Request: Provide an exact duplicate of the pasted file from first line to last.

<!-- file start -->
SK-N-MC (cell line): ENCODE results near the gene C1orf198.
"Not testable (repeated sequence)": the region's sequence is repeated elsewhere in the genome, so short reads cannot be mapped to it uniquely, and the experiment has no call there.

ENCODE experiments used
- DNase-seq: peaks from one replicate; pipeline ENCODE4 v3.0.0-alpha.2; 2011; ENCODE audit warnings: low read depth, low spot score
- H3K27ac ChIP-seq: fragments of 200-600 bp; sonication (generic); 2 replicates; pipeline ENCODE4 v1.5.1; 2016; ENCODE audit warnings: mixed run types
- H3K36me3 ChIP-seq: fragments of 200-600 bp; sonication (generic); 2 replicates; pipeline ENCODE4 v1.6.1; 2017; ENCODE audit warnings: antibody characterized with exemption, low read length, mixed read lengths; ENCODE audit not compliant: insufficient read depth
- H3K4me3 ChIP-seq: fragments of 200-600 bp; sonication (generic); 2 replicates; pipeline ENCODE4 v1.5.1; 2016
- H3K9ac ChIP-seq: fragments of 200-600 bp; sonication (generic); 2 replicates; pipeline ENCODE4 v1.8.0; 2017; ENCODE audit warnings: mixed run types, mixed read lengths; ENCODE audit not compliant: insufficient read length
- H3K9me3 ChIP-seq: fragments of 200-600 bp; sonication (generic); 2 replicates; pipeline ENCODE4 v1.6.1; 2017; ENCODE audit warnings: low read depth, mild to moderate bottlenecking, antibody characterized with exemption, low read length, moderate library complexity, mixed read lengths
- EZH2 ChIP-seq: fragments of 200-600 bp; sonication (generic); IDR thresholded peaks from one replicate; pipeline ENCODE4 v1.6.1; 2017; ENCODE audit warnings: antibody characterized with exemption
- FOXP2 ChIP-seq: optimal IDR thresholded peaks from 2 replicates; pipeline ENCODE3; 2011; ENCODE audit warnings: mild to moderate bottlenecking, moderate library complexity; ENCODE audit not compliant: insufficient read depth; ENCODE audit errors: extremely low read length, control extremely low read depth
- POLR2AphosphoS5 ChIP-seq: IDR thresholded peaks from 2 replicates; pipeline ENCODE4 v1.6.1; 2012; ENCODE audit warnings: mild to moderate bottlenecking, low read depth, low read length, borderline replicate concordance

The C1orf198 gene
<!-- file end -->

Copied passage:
SK-N-MC (cell line): ENCODE results near the gene C1orf198.
"Not testable (repeated sequence)": the region's sequence is repeated elsewhere in the genome, so short reads cannot be mapped to it uniquely, and the experiment has no call there.

ENCODE experiments used
- DNase-seq: peaks from one replicate; pipeline ENCODE4 v3.0.0-alpha.2; 2011; ENCODE audit warnings: low read depth, low spot score
- H3K27ac ChIP-seq: fragments of 200-600 bp; sonication (generic); 2 replicates; pipeline ENCODE4 v1.5.1; 2016; ENCODE audit warnings: mixed run types
- H3K36me3 ChIP-seq: fragments of 200-600 bp; sonication (generic); 2 replicates; pipeline ENCODE4 v1.6.1; 2017; ENCODE audit warnings: antibody characterized with exemption, low read length, mixed read lengths; ENCODE audit not compliant: insufficient read depth
- H3K4me3 ChIP-seq: fragments of 200-600 bp; sonication (generic); 2 replicates; pipeline ENCODE4 v1.5.1; 2016
- H3K9ac ChIP-seq: fragments of 200-600 bp; sonication (generic); 2 replicates; pipeline ENCODE4 v1.8.0; 2017; ENCODE audit warnings: mixed run types, mixed read lengths; ENCODE audit not compliant: insufficient read length
- H3K9me3 ChIP-seq: fragments of 200-600 bp; sonication (generic); 2 replicates; pipeline ENCODE4 v1.6.1; 2017; ENCODE audit warnings: low read depth, mild to moderate bottlenecking, antibody characterized with exemption, low read length, moderate library complexity, mixed read lengths
- EZH2 ChIP-seq: fragments of 200-600 bp; sonication (generic); IDR thresholded peaks from one replicate; pipeline ENCODE4 v1.6.1; 2017; ENCODE audit warnings: antibody characterized with exemption
- FOXP2 ChIP-seq: optimal IDR thresholded peaks from 2 replicates; pipeline ENCODE3; 2011; ENCODE audit warnings: mild to moderate bottlenecking, moderate library complexity; ENCODE audit not compliant: insufficient read depth; ENCODE audit errors: extremely low read length, control extremely low read depth
- POLR2AphosphoS5 ChIP-seq: IDR thresholded peaks from 2 replicates; pipeline ENCODE4 v1.6.1; 2012; ENCODE audit warnings: mild to moderate bottlenecking, low read depth, low read length, borderline replicate concordance

The C1orf198 gene